A spoonies adventure in London

Nick and I recently went to London to visit family. We took Sam with us and he had a ball on the train. Thankfully he travels really well and in his usual happy style he made lots of friends and was very comfortable taking up as much space on the train as he could.

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We planned our trip well as we had 5 days to play with. This meant when we arrived in London I could rest up and Nick, Crellin and Emma could play board games.

Part of the reason we wanted to do a trip to London, apart from to see family, was that I had never been to the museums and Nick hadn’t been to the Greenwich maritime museum. We kicked off our three days of Museums by heading straight to Greenwich maritime. Once there we heading to the Observatory and the view of the city from there was quite spectacular.

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After having had lunch and allowing me a bit of rest time, Nick and I headed to the British museum to see the Ancient Egypt display of Mummies. The museum was a little too crowded for me unfortunately, I find busy rooms to be exhausting, but the display of artefacts and mummified body parts were fascinating. It really hit me half way round that these linen wrapped human shapes, behind the glass, were actually real people who had lived real lives. It must have been such a wonderful time to live when the Egyptian tombs were first discovered. All the treasures which were unearthed, the study that would have gone into finding out what each item was and why it was placed in the grave. I could have spent another full day reading and studying all the items which were there. We are so lucky here in Britain to have all this information, art and history surrounding us and all to be seen for free. It’s a shame, myself included, that we don’t take advantage of it more.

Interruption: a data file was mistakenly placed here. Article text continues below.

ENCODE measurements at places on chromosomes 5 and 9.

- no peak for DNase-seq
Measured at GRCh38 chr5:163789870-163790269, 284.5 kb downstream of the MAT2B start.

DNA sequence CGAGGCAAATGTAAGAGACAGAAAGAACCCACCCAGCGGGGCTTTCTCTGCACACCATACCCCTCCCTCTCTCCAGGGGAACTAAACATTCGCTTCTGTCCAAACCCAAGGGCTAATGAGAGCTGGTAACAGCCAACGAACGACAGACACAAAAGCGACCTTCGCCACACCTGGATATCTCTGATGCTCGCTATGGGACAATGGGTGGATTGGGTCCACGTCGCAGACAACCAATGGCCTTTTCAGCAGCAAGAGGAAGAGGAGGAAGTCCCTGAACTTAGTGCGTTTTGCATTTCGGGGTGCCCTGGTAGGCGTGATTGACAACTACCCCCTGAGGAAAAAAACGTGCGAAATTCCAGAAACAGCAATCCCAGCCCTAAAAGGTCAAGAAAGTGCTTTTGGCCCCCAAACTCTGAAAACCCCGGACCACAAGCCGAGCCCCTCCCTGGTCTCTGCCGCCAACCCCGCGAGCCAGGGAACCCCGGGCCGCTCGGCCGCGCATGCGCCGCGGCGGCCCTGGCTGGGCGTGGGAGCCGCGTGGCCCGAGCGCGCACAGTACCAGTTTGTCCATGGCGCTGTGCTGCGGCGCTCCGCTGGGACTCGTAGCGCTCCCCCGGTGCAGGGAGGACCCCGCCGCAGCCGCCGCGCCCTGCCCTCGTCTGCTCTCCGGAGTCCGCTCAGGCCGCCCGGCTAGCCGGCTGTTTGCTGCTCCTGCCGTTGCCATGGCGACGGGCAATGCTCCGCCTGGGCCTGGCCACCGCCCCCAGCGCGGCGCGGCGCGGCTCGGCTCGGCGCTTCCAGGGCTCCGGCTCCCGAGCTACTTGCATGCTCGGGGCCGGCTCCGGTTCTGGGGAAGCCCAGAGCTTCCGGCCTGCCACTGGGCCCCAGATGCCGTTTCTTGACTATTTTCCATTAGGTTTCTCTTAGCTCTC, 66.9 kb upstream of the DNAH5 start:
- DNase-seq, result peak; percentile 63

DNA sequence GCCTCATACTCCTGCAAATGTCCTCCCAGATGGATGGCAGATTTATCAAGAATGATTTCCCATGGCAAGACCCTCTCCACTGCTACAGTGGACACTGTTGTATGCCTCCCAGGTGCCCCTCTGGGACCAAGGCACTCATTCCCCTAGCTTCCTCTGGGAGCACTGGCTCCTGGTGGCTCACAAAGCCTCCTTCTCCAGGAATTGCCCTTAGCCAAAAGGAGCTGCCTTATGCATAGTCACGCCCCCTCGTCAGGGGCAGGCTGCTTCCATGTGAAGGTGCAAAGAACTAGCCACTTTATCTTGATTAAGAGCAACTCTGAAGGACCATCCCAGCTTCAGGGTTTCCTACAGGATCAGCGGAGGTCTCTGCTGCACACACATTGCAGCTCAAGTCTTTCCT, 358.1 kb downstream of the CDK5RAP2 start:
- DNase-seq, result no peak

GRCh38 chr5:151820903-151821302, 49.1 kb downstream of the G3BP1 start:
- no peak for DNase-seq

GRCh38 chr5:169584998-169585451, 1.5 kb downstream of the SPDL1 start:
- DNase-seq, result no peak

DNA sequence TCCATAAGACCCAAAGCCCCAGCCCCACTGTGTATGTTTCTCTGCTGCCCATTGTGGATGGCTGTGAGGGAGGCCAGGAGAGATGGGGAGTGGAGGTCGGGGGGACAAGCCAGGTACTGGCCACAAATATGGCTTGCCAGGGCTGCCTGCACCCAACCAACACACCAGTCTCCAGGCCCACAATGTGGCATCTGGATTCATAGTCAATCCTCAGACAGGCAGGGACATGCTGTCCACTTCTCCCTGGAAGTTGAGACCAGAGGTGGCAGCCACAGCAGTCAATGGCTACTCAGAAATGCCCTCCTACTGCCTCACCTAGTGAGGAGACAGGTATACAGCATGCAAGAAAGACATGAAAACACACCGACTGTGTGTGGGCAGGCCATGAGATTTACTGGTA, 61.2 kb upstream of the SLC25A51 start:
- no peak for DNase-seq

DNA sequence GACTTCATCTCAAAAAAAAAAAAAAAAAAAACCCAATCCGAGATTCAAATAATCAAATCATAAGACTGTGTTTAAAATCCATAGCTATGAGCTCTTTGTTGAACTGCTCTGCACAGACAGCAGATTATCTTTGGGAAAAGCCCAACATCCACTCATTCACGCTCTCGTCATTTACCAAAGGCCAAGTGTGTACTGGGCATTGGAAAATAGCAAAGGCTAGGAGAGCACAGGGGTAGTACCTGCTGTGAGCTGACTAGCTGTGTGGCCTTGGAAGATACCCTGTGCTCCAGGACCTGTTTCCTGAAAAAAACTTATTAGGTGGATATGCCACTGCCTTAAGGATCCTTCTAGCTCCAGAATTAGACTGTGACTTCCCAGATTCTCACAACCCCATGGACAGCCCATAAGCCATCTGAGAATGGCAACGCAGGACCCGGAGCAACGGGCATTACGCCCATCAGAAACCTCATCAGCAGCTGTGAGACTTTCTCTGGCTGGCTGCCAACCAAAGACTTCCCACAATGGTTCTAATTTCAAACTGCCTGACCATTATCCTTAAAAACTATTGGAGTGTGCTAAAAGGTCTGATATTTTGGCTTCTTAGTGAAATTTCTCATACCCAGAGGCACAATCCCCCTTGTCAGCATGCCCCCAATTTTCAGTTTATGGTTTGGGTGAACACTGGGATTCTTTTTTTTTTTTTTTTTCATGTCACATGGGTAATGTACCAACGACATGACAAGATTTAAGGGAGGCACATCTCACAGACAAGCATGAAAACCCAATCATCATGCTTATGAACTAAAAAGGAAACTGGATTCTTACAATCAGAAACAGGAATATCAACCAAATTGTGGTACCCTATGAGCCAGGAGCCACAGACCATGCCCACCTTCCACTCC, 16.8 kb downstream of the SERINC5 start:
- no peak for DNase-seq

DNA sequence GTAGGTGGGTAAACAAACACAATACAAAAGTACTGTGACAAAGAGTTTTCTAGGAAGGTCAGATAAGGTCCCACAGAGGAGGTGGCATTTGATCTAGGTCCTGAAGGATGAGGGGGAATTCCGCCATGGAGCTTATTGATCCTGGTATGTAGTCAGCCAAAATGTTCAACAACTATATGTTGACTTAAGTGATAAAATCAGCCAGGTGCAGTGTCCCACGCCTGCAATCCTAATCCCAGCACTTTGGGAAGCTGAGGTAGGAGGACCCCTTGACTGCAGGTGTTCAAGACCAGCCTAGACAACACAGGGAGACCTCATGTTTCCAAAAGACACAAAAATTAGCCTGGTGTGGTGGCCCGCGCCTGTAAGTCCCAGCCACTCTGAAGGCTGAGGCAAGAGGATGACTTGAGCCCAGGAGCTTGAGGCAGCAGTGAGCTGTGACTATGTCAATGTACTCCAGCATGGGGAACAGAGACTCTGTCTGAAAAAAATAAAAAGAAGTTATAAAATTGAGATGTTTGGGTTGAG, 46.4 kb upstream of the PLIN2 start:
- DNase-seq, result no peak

The next day we decided as we had only seen such a small section of the Birtish museum to go back and see some more. We walked our way through the world of the Inca, into the chambers of Egyptian gods and out through the Parthenon. A fascinating journey around the world in a few short steps. As a child I didn’t have much patience for learning, probably due to my dyslexia and love for being active. Now however I can’t believe there is so much I didn’t know. I could have stayed in the museum forever but as Nick very rightly pointed out I was starting to flag and really needed a bit of rest time. He managed to get me quick stepping my way out after stating that there was a Waffle House around the corner and we could stop there for lunch. We were little pigs and got a huge pancake each, I added fruit just to make myself feel a little healthy, and a waffle to share.

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That evening we had booked tickets to go see the Cirque du Soleil show Amaluna. Nick and I have seen Cirque du Soleil before while we were in Vancouver, so I had an idea of what to expect. I was however happily surprised that this show was nothing like the high speed one we had see previously. This show was stunning! The music was so soothing and really told the story of love that was unfolding in front of us. The acrobatic displays were breath taking and the lady who did the, as I call it, stick trick had me and everyone else in the hall holding their breath. The whole night was just magical.